When we experience pelvic/perineal pain that can include but is not limited to pain with sitting, pain with penetrative or non-penetrative intercourse, pain with urination or defecation, or any generalized pain in the space between pubic bone and tailbone, the most likely cause is tension. This tension can cause difficulty with bowel, bladder, and sexual function.
So, what do you do if there’s too much tension in your pelvic floor muscles?
Our diaphragm, the dome-like muscle that sits under our rib cage, is directly connected to our pelvic floor. When we inhale deeply and send our breath to our abdomen (not the chest), the diaphragm descends downward. As our diaphragm descends downward, our pelvic floor does the same thing. This action is helping to relax our pelvic floor musculature by releasing tension of the muscles being held in an upward, active state.
To promote even more relaxation, we generally tell our patients to lie on their backs with legs supported on pillows. Your legs should be apart from one another and if it’s comfortable, place them in a butterfly position while still resting on pillows. While in this position, focus on your belly breathing – big inhale and abdomen expands upward toward the ceiling; as you exhale, let your belly fall naturally, without actively drawing your belly button down.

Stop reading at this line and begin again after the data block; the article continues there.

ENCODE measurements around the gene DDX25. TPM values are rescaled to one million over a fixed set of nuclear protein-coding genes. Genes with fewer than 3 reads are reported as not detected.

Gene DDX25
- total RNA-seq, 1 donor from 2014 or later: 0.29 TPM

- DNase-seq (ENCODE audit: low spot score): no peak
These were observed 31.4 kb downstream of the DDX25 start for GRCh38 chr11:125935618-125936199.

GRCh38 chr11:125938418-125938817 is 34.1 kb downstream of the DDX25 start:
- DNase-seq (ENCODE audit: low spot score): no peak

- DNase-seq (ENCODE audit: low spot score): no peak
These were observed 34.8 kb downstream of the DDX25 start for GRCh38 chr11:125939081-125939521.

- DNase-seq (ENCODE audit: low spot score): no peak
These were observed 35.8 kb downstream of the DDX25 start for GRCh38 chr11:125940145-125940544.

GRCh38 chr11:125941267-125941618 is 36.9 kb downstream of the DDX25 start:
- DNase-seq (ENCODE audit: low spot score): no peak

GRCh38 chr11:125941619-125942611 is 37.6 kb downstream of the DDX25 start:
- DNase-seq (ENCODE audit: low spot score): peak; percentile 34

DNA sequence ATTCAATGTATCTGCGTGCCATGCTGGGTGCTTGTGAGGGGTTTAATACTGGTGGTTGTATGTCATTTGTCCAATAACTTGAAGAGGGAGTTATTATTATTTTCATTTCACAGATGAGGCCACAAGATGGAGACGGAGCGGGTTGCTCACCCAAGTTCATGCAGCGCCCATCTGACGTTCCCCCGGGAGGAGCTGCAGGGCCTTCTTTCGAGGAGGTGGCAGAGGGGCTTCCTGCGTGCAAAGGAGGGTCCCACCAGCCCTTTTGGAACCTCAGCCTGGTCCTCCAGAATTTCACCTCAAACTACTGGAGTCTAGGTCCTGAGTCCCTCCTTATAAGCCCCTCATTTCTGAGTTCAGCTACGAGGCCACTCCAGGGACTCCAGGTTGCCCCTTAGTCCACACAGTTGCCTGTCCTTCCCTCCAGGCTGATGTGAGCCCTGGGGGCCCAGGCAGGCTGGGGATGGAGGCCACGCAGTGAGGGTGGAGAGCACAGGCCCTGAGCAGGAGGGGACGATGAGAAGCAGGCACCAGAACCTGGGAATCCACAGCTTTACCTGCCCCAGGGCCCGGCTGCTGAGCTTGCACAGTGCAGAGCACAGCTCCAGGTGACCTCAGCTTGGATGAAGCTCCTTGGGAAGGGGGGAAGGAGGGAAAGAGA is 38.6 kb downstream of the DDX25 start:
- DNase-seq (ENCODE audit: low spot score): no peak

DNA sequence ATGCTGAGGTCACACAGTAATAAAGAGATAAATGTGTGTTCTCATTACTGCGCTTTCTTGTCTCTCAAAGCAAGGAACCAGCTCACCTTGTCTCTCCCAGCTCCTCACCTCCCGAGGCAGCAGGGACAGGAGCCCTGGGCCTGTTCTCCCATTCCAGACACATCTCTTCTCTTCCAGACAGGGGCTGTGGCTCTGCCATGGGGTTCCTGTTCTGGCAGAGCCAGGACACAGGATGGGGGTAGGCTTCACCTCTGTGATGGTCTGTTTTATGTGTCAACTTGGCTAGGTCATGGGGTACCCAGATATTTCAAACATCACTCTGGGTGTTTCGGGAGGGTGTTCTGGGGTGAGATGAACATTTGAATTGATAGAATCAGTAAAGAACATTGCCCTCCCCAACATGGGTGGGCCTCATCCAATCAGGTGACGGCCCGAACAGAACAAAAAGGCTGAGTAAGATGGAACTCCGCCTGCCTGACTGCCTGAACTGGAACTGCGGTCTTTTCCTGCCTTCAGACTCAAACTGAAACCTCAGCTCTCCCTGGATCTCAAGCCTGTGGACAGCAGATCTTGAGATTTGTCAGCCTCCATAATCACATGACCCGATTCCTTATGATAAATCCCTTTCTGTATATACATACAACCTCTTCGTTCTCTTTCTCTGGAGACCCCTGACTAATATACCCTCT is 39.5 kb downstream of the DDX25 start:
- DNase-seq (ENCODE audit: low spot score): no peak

Morning and night are great times to do this as you are typically in bed already.
Stress is a big trigger for our pelvic floor muscles to tighten up. As you become more aware of that area of the body, you may even notice or feel those muscles remaining tight and elevated. You can always go back to the belly breathing throughout the day and visualize your pelvic floor muscles relaxing down and away, releasing tension. Obviously getting into a lying down position isn’t always possible, so try reclining in your chair and focusing on belly breathing for 3-5 minutes without any other distractions.